Look forward to your next posts as always.

John

Re: BSA A10 to A70 A65 crank conversion
NickL #758357 12/06/18 3:05 pm
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Originally Posted by NickL
Sorry, i take it all back, no offence intended. I wasn't trashing anyone intentionally.
Not being hostile just asking what benefits they are trying to achieve, messing about with stuff that already works.
Any mods to these old crates should be done to improve them in one way or another, for instance Dave came up
with a brilliant design for a good oil pump, yet no-one took that up, a real positive improvement. Modification to the
cylinder head oil feed has been done and proved but no-one took that up either.
If you are racing these things then uprating stuff progressively is sensible as stresses increase, but most blokes
are plodding these around the houses for maybe 1-2000 miles per year. What possible benefit can a dual oil filter
setup be? Many owners are changing the oil before it's done anything anyway. The bottom ends of these bikes
are far more than adequate for general use why piss about modifying and complicating them unless forced into it
due to failures or excessive wear. Build them properly as standard and they last. I sited my own bike as an instance, that's all.
The engineer in me always ask's 'why change this?' what is the benefit? Any development must be an improvement
or it's not worth doing. I could have spent half my working life changing components on working systems to use
more modern technology with absolutely no benefit at all, i f i chose to. I see these in the same way, i cannot help it.



I didn't intend on fitting a filter in the return line, I can't see the point. However a filter in the frame is a much neater solution than having one clamped to the frame, my pre OIF uses the 2CV filter, it generally works fine and there is nothing restricting its removal, also if it does drop oil im not cleaning up crank cases/ frame etc. The pre filter in the OIF does the same job, its clean! I'd also filter my oil before it goes around the engine than aftrwards.


Now let’s all have a beer beerchug

68’ A65 Lightning “clubman”
71’ A65 823 Thunderbolt (undergoing restoration)
67’ D10 sportsman (undergoing restoration)
68’ D14 trials (undergoing transformation)

Re: BSA A10 to A70 A65 crank conversion
Servodyne #758363 12/06/18 3:47 pm
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Putting a filter inside the OI frame is cleaner than a Norton style filter sitting horizontal above the swingarm pivot bolt but the oil picks up dirt from the engine so putting the filter in the feed dumps the dirt in the frame. There are alternatives to the horizontal Norton filter that do not dump oil on the frame. A spin-on filter can be fit behind the frame base plate or even centered on the plate with a little extra work.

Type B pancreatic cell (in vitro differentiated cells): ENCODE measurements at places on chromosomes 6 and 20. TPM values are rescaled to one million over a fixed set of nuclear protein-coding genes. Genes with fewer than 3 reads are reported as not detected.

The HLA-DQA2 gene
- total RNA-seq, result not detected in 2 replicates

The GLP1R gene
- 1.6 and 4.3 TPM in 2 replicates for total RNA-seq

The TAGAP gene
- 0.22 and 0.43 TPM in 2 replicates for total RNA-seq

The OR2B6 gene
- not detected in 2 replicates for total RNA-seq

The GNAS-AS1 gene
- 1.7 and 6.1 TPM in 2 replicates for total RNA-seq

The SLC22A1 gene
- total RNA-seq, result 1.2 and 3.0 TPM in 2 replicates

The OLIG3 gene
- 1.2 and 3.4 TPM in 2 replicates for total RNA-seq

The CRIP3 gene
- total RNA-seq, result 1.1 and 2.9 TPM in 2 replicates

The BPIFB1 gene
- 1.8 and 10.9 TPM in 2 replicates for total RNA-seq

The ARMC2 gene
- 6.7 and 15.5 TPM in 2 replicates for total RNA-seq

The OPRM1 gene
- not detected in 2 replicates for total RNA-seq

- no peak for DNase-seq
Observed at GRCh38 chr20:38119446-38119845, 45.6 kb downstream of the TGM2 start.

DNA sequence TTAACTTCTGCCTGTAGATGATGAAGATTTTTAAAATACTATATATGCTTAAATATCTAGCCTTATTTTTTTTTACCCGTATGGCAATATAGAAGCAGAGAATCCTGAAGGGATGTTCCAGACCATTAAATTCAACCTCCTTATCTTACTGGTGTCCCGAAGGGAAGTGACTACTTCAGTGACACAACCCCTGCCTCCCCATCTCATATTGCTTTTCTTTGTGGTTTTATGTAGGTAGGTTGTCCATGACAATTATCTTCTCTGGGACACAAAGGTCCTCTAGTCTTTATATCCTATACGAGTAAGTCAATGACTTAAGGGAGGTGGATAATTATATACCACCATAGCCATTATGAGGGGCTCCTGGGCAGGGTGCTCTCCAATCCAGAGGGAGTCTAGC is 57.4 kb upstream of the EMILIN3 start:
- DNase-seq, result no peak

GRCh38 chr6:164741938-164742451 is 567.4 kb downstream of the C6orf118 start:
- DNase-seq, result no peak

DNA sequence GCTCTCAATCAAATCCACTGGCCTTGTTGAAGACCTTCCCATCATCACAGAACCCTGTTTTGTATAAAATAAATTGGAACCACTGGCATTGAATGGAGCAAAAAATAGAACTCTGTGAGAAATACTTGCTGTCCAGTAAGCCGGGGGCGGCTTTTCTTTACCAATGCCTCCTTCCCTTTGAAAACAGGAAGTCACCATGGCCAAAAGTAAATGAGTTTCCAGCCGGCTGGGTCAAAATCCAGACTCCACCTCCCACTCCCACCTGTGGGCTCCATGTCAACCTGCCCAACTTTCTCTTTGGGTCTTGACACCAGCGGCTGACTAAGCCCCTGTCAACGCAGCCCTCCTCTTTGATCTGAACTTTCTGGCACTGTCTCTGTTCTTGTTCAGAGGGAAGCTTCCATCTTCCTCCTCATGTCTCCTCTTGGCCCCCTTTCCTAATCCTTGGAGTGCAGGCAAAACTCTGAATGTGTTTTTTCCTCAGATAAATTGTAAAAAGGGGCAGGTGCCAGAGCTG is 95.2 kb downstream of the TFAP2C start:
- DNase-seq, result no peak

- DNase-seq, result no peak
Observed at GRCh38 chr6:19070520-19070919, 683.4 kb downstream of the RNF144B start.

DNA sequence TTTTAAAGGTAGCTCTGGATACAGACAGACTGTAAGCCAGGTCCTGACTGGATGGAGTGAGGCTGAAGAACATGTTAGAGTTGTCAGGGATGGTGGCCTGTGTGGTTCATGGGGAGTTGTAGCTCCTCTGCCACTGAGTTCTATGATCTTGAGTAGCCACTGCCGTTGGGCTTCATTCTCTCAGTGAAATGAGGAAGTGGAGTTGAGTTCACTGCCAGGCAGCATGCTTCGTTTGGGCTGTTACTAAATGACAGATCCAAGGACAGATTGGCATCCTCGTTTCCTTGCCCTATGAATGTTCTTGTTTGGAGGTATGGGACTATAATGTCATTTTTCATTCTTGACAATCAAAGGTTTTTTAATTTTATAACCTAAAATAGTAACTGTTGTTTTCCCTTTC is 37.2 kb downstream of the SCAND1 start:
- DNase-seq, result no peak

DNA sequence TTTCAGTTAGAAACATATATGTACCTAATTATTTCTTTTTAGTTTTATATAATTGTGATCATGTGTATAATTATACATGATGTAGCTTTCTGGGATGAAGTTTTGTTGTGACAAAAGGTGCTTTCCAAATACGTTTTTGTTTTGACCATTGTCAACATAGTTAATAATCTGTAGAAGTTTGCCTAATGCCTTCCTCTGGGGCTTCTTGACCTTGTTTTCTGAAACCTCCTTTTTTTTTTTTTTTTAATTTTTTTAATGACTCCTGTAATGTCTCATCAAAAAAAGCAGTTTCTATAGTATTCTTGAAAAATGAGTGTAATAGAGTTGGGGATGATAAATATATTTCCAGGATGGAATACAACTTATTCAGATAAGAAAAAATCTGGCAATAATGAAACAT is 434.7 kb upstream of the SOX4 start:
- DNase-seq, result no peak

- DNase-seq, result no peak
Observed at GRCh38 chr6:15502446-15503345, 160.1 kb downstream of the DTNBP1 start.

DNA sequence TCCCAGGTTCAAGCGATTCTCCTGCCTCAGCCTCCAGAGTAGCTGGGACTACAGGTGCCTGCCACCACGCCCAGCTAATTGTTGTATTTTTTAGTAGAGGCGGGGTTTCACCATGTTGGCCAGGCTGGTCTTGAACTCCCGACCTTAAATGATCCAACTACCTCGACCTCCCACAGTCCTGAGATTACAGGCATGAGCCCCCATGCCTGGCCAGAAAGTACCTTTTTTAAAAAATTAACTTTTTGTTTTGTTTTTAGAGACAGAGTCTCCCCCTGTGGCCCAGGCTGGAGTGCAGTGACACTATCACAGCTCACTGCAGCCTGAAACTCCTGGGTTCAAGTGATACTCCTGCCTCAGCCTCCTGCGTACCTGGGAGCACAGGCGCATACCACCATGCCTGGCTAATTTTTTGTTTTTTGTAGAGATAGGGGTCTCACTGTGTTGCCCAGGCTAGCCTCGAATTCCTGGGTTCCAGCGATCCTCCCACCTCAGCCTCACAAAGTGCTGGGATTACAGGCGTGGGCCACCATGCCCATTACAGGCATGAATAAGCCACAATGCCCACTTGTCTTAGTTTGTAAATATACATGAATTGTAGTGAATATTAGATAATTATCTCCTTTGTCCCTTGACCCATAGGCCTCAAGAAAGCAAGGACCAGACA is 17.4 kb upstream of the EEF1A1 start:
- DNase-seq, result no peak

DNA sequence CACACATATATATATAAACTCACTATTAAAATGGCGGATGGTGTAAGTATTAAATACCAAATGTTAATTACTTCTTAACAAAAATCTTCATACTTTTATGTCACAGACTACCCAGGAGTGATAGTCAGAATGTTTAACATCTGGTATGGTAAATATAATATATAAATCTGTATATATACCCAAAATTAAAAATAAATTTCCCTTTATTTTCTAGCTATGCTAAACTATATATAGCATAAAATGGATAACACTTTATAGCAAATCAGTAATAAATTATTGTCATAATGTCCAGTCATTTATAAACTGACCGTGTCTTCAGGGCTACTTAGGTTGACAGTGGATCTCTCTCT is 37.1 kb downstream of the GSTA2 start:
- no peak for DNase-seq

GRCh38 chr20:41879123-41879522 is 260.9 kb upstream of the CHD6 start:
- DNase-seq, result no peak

I can see your desire to keep it looking stock. I would like to know what you meant by "it generally works fine"?

Re: BSA A10 to A70 A65 crank conversion
DMadigan #758426 12/07/18 12:51 pm
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Originally Posted by DMadigan
I would like to know what you meant by "it generally works fine"?



The filter in the return line does its job as it should, however I feel it puts more back pressure on the system which dumps more oil to the rockers. Then there is more oil in the crank cases. I know you can T off after the filter in the return line to feed the rockers and whilst I don't doubt that it does work, its more pipe work that I'm trying to keep down. My 68' already has a cooler and a thermostat (however with the thermostat fitted it isn't making the situation any worse than before they were fitted)

If riding the bike at normal casual riding then it doesn't use a drop of oil, If im pushing the bike then it will use oil. It doesn't burn any and has total seal rings, none coming down the guides and it doesn't leak either! however if the bike has been pushed some then you will find that when its cooled down in the garage there will be a small puddle from the timed breather, if I have not been accelerating hard etc etc then there won't be any oil beneath it, but it won't have dropped lower in the tank either. (As i say it was the same before I used the oil cooler).


Now let’s all have a beer beerchug

68’ A65 Lightning “clubman”
71’ A65 823 Thunderbolt (undergoing restoration)
67’ D10 sportsman (undergoing restoration)
68’ D14 trials (undergoing transformation)

Re: BSA A10 to A70 A65 crank conversion
Servodyne #758498 12/07/18 7:57 pm
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I have an " Anglo bike " IIRC spin on filter mount , cast with an off set so the canister hangs down approx 3" to the TS fro rear wheel centre line to allow rear wheel clearance,these were made specifically for OIF early models and the oil lines marry up very well, it mounts with a typical U clamp and brace, its easy to change 5 minutes tops.. Just googled it , seems they are no longer available or quite probably I have miss remembered the name , I purchased it around 1990 ish. Once my frame sump is boxed up it stays that way till the next major teardown, maybe 10- 15 years, I hate messing with that stuff, changing that internal thing looks like a real chore, personally , i am way too lazy for that.

The required T off for the rocker line after the filter is easily hidden between the carbs, I trimmed the hard tail on the rocker cover union a little to get a neater fit.. With the stock routing you have more pipe on display with the long rocker feed from the manifold.

any additional filter is probably a "good thing" so it boils down to laziness versus aesthetics I suppose.

Last edited by gavin eisler; 12/07/18 8:07 pm.

71 Devimead, John Hill, John Holmes A65 750
56 Norbsa 68 Longstroke A65
Cagiva Raptor 650
MZ TS 250
The poster formerly known as Pod
Re: BSA A10 to A70 A65 crank conversion
Servodyne #758553 12/08/18 12:36 am
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... and now for something completely different.

Re: BSA A10 to A70 A65 crank conversion
Servodyne #758624 12/08/18 8:06 pm